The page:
.‘Ink Worlds: Contemporary Chinese Painting’

New Cantor exhibit explores the link between Western art and Chinese calligraphy

‘Celestial Chaos No. 8,’ a 2015 illustration by Chinese artist Tai Xianzhou.

The relationship between art and the Chinese art of calligraphy is a recurring theme that emerges after a tour through “Ink Worlds: Contemporary Chinese Painting” at the Cantor Arts Center. For those who can’t read Chinese, the drawings live in a beautiful, if elliptical realm. Standard meanings, though, even if you can read the language, will be deconstructed.

The works are intellectually imposing in conception, execution and size—many take up all or at least half of a gallery wall.

In Qin Feng’s watery ink-on-paper drawing Desire Scenery No. 1 (2007), two contorted shapes composed in willowy black ink sink down inside a pale blue background. They suffer from spasms and bend angrily in the midst of their dissipation. This could be a muddled state of unrequited desire, the end of love, or the failure of language to create order out of thought and emotion. Feng’s characters are cousins of the opaque ones that the peaceable aliens “draw” in Denis Villeneuve’s 2016 sci-fi film Arrival. It’s plausible that Villeneuve found inspiration for his movie from the Metropolitan Museum of Art’s 2014 exhibit “Out of Character: Decoding Chinese Calligraphy.” Arrival, like “Ink Worlds,” is all about decoding language and bridging cultural differences.

The subtitle of the Cantor show is “From the Collection of Akiko Yamazaki and Jerry Yang.” Yamazaki and Yang also chose selections from their collection for that Met exhibit. Yang, the co-founder of Yahoo, and his wife are both Stanford alumni and are reportedly worth somewhere between $2 billion and $3 billion. Walking through the galleries and taking notice of the scale and number of drawings, one imagines that the couple must have a very large house, or houses, or warehouses or airplane hangars, with blank walls now where the artwork used to hang.

One section of the exhibit entitled “InKommunications: Text, Image and Grids” makes explicit the relationship between artistic techniques and the artfulness required of anyone drawing Chinese characters. In Tong Yangtze’s Mountains High, Waters Long (1995), the artist has abstracted a Tang dynasty poem. According to the description, the poem’s characters are legible but only just. She’s elongated, twisted and arranged them across the paper until they also take on a separate, visual meaning that may reinforce or stand apart from the poem itself.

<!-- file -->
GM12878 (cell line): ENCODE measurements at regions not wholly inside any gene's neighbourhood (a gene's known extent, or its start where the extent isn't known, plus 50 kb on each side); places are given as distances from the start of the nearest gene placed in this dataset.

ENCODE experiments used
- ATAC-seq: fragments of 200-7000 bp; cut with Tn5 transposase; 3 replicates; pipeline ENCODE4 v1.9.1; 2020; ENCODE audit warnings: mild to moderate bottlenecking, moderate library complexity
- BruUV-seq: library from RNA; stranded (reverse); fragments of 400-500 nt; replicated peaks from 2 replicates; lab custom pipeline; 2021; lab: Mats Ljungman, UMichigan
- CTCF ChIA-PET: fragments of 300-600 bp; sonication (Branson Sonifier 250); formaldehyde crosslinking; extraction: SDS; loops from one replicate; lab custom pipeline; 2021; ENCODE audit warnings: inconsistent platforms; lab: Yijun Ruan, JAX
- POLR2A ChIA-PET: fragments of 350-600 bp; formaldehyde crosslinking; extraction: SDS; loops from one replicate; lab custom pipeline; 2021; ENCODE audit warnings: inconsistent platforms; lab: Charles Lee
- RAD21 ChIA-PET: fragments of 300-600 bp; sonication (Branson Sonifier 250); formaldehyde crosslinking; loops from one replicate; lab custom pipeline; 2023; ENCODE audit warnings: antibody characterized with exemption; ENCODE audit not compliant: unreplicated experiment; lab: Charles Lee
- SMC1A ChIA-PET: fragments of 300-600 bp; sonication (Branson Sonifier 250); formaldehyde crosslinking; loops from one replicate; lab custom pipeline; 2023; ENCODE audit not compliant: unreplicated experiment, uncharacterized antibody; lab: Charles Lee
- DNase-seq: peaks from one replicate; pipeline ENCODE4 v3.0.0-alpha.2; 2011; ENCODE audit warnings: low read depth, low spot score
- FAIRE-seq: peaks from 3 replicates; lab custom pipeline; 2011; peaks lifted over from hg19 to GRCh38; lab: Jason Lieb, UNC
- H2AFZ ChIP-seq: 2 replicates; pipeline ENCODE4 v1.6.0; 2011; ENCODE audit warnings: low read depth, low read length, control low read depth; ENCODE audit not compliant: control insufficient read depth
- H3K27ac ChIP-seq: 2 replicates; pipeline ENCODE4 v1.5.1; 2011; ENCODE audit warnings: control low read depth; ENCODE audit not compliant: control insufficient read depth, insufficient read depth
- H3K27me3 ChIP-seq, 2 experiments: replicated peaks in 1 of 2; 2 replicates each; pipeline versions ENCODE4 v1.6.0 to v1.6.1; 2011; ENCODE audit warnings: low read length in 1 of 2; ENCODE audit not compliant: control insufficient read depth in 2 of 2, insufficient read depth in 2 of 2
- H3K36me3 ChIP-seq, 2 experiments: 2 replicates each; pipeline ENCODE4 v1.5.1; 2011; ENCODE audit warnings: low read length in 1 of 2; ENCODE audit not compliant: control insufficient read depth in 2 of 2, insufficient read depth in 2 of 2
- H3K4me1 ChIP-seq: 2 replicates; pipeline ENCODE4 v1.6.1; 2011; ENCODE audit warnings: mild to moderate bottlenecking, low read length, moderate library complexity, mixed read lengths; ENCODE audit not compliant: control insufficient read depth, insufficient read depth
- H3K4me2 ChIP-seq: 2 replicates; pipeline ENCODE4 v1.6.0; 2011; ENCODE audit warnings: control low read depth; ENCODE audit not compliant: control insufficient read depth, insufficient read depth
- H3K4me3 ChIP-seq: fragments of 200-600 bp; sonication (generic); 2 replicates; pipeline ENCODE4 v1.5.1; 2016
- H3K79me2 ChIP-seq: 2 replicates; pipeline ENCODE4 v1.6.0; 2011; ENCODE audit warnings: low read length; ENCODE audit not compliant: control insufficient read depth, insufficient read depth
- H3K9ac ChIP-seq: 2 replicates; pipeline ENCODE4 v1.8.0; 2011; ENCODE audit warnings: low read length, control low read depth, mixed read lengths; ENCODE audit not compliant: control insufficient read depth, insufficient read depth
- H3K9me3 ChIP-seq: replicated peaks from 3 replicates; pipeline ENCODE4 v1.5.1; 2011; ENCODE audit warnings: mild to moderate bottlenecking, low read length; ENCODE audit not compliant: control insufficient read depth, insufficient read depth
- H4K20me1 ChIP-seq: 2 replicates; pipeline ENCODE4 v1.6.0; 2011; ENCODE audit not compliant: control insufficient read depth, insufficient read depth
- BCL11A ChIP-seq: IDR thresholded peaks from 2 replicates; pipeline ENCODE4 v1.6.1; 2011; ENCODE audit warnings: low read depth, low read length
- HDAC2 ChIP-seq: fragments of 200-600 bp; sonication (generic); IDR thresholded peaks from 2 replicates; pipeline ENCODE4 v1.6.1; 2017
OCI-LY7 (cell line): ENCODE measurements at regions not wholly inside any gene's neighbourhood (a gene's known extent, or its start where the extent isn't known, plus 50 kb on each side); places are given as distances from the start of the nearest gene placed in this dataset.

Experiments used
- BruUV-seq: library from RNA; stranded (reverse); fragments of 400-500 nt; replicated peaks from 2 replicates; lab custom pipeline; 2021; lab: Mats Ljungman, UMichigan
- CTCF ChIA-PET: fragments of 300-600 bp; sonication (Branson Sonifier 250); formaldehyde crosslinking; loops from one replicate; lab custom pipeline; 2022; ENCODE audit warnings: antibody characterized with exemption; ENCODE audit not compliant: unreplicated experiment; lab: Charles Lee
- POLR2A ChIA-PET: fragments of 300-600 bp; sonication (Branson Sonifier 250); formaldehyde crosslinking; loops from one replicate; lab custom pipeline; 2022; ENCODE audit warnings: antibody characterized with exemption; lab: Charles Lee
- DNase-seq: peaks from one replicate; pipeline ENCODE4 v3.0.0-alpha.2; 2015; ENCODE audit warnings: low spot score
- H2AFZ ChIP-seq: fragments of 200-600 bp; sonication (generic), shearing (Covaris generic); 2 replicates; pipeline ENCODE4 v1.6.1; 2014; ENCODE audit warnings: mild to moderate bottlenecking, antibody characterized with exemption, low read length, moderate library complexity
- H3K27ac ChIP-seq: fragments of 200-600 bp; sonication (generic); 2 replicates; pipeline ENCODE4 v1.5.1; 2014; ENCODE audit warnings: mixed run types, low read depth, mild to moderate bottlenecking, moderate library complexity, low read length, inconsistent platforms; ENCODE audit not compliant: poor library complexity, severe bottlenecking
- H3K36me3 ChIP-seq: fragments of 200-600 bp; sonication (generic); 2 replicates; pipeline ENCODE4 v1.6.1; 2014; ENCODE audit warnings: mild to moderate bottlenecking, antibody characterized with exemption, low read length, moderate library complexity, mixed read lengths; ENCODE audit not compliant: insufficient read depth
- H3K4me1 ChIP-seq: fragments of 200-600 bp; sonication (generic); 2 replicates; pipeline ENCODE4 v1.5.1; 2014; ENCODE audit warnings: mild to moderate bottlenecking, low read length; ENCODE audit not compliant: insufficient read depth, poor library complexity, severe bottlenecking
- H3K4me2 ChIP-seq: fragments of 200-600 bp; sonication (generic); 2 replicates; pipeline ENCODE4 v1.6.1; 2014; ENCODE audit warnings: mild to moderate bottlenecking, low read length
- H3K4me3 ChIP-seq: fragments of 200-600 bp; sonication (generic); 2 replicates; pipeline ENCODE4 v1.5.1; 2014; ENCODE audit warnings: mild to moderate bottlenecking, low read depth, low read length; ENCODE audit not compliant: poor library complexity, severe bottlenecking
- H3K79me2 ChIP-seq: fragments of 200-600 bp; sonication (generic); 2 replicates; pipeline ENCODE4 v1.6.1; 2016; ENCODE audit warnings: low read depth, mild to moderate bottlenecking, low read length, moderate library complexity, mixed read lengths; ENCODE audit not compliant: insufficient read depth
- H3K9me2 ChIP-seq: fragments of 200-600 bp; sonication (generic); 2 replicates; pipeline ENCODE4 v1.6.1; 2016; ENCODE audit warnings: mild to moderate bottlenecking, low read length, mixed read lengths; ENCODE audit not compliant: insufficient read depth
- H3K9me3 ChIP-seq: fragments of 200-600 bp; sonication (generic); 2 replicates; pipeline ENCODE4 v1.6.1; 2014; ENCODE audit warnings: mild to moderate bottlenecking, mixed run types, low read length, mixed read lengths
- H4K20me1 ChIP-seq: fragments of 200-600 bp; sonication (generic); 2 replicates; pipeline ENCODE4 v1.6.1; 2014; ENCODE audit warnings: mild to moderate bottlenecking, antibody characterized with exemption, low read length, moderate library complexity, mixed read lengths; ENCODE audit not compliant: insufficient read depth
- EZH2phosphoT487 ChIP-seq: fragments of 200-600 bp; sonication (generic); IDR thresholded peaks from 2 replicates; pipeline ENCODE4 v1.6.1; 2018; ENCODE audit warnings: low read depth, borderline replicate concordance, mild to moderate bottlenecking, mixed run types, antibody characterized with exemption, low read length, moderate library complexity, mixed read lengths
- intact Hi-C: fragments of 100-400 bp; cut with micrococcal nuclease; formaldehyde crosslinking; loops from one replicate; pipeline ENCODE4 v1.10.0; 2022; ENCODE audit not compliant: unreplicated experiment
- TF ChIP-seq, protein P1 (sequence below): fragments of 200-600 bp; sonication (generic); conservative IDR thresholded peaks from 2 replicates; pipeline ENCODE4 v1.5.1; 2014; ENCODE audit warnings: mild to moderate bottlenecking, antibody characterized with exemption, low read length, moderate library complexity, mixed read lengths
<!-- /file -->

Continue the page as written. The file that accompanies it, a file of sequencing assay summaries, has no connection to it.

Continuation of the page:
There’s an intriguing side-by-side juxtaposition of Franz Kline’s Figure 8 (1952) with Wang Dongling’s Great Kindness (2013). Both have created a riotous character with similar broken circles, smudges, loops and angled lines. The inclusion of Kline’s oil hints at cultural appropriation as the painting gestures toward Asian calligraphy. And there’s a gestural nod sent from Dongling to Kline as he reclaims, in his own black inks, what’s been appropriated.

Other drawings are astonishingly intricate and divorced from textual referents. In the “Visionary Ink” section, Zhang Yu’s Untitled (1996) and Tai Xiangzhou’s Celestial Chaos No. 8 (2015) imagine an imperiled galaxy. In the center of a scroll, Yu has drawn what appears to be an imploding planet—until you take a few steps back from it. Then the central object becomes the pupil of an eye suffering from macular degeneration, about to go blind. Xiangzhou’s chaos is faithful to its name, resembling a telescopic view of Yu’s dying planet. Craggy meteors form and are set adrift near fiery fumes of smoke and ash. Something has caused these worlds to fall apart.

But the painstaking, meticulous efforts of these and other artists serve beauty as much as disintegration and destruction. The exhibit’s first gallery contains “Interrupted Landscapes”—in which contemporary artists depart from more traditional approaches of drawing landscapes. It’s hard to fault that departure in Li Huayi’s Dragons Amidst Mountain Ridge [6 panels] (2006-2009). Huayi draws an eagle eye’s view of a mountaintop. Clouds drift across the vista rather than winged dragons. We look for them and for meaning in the swirling mists, in the cliffs and the weather, as we hover above the world at such great heights.

On July 19, Li Huayi will be on the Stanford campus to discuss his work with consulting curator Michael Knight.

Ink Worlds: Contemporary Chinese Painting
Thru Sep 3, Free
Cantor Arts Center, Stanford


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